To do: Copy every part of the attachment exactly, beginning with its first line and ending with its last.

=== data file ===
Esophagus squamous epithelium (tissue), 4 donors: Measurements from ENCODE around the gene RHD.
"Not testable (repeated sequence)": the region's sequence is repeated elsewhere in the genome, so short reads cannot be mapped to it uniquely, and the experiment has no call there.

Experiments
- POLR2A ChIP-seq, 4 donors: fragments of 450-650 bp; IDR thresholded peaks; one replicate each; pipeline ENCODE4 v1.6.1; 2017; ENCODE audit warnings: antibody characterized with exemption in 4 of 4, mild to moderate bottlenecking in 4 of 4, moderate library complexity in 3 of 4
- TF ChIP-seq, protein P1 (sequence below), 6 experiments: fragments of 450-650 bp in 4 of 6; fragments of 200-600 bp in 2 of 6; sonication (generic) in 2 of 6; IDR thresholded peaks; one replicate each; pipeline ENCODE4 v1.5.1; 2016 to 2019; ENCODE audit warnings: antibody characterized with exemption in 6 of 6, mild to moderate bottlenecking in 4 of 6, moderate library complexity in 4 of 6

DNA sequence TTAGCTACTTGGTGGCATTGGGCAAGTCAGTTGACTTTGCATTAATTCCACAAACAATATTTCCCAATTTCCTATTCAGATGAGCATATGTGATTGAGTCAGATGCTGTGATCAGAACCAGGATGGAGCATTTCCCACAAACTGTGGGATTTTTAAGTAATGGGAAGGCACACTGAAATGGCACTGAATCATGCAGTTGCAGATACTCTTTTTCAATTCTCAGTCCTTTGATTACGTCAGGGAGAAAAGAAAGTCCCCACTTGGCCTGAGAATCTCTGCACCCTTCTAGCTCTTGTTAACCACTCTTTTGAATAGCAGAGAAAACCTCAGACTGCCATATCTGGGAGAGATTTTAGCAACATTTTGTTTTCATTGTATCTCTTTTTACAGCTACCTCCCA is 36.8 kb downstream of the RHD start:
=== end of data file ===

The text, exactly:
Esophagus squamous epithelium (tissue), 4 donors: Measurements from ENCODE around the gene RHD.
"Not testable (repeated sequence)": the region's sequence is repeated elsewhere in the genome, so short reads cannot be mapped to it uniquely, and the experiment has no call there.

Experiments
- POLR2A ChIP-seq, 4 donors: fragments of 450-650 bp; IDR thresholded peaks; one replicate each; pipeline ENCODE4 v1.6.1; 2017; ENCODE audit warnings: antibody characterized with exemption in 4 of 4, mild to moderate bottlenecking in 4 of 4, moderate library complexity in 3 of 4
- TF ChIP-seq, protein P1 (sequence below), 6 experiments: fragments of 450-650 bp in 4 of 6; fragments of 200-600 bp in 2 of 6; sonication (generic) in 2 of 6; IDR thresholded peaks; one replicate each; pipeline ENCODE4 v1.5.1; 2016 to 2019; ENCODE audit warnings: antibody characterized with exemption in 6 of 6, mild to moderate bottlenecking in 4 of 6, moderate library complexity in 4 of 6

DNA sequence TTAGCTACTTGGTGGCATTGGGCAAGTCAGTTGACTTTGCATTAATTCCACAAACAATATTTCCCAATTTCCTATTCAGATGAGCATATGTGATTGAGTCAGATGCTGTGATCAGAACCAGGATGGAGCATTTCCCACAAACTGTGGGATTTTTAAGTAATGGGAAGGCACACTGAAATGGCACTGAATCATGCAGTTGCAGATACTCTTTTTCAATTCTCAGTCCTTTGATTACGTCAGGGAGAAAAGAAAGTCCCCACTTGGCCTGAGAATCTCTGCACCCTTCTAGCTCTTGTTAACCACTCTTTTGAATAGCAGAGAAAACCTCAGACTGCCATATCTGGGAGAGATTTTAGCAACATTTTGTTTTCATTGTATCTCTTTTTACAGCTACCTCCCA is 36.8 kb downstream of the RHD start: